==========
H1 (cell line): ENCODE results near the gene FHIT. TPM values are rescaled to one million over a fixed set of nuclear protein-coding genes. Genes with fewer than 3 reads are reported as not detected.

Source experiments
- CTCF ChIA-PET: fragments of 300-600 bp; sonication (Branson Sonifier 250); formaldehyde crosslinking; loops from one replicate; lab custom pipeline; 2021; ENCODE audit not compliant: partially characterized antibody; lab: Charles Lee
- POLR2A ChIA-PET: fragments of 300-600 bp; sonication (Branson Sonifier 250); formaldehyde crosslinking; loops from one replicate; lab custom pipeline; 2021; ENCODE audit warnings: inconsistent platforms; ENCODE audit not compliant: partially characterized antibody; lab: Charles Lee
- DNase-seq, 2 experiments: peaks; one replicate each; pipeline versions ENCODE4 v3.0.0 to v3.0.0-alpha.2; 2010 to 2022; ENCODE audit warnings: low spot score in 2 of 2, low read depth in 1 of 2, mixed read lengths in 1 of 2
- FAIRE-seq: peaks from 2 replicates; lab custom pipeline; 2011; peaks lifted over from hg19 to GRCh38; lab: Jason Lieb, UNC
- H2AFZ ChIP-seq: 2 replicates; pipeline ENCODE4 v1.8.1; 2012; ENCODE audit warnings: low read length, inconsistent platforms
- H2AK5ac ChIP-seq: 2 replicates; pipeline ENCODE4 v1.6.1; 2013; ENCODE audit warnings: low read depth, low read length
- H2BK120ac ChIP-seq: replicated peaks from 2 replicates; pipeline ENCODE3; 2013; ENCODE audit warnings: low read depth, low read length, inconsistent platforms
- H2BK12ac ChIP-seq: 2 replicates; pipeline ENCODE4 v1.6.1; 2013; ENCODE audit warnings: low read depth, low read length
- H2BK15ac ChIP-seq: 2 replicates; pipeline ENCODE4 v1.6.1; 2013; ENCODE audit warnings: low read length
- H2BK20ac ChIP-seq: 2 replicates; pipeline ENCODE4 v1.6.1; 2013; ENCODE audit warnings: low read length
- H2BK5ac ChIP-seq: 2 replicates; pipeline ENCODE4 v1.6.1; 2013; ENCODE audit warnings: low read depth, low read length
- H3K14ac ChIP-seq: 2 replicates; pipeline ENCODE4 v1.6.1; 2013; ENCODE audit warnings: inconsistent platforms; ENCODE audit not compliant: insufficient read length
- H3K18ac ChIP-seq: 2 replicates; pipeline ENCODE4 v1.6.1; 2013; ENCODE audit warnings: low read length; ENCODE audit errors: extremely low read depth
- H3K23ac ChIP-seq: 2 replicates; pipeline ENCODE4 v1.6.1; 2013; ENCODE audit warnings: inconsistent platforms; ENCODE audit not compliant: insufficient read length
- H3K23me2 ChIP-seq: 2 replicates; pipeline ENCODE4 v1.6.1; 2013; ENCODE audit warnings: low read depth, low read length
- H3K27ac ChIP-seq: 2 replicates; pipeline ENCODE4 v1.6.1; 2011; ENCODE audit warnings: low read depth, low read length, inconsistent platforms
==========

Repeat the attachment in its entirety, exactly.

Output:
H1 (cell line): ENCODE results near the gene FHIT. TPM values are rescaled to one million over a fixed set of nuclear protein-coding genes. Genes with fewer than 3 reads are reported as not detected.

Source experiments
- CTCF ChIA-PET: fragments of 300-600 bp; sonication (Branson Sonifier 250); formaldehyde crosslinking; loops from one replicate; lab custom pipeline; 2021; ENCODE audit not compliant: partially characterized antibody; lab: Charles Lee
- POLR2A ChIA-PET: fragments of 300-600 bp; sonication (Branson Sonifier 250); formaldehyde crosslinking; loops from one replicate; lab custom pipeline; 2021; ENCODE audit warnings: inconsistent platforms; ENCODE audit not compliant: partially characterized antibody; lab: Charles Lee
- DNase-seq, 2 experiments: peaks; one replicate each; pipeline versions ENCODE4 v3.0.0 to v3.0.0-alpha.2; 2010 to 2022; ENCODE audit warnings: low spot score in 2 of 2, low read depth in 1 of 2, mixed read lengths in 1 of 2
- FAIRE-seq: peaks from 2 replicates; lab custom pipeline; 2011; peaks lifted over from hg19 to GRCh38; lab: Jason Lieb, UNC
- H2AFZ ChIP-seq: 2 replicates; pipeline ENCODE4 v1.8.1; 2012; ENCODE audit warnings: low read length, inconsistent platforms
- H2AK5ac ChIP-seq: 2 replicates; pipeline ENCODE4 v1.6.1; 2013; ENCODE audit warnings: low read depth, low read length
- H2BK120ac ChIP-seq: replicated peaks from 2 replicates; pipeline ENCODE3; 2013; ENCODE audit warnings: low read depth, low read length, inconsistent platforms
- H2BK12ac ChIP-seq: 2 replicates; pipeline ENCODE4 v1.6.1; 2013; ENCODE audit warnings: low read depth, low read length
- H2BK15ac ChIP-seq: 2 replicates; pipeline ENCODE4 v1.6.1; 2013; ENCODE audit warnings: low read length
- H2BK20ac ChIP-seq: 2 replicates; pipeline ENCODE4 v1.6.1; 2013; ENCODE audit warnings: low read length
- H2BK5ac ChIP-seq: 2 replicates; pipeline ENCODE4 v1.6.1; 2013; ENCODE audit warnings: low read depth, low read length
- H3K14ac ChIP-seq: 2 replicates; pipeline ENCODE4 v1.6.1; 2013; ENCODE audit warnings: inconsistent platforms; ENCODE audit not compliant: insufficient read length
- H3K18ac ChIP-seq: 2 replicates; pipeline ENCODE4 v1.6.1; 2013; ENCODE audit warnings: low read length; ENCODE audit errors: extremely low read depth
- H3K23ac ChIP-seq: 2 replicates; pipeline ENCODE4 v1.6.1; 2013; ENCODE audit warnings: inconsistent platforms; ENCODE audit not compliant: insufficient read length
- H3K23me2 ChIP-seq: 2 replicates; pipeline ENCODE4 v1.6.1; 2013; ENCODE audit warnings: low read depth, low read length
- H3K27ac ChIP-seq: 2 replicates; pipeline ENCODE4 v1.6.1; 2011; ENCODE audit warnings: low read depth, low read length, inconsistent platforms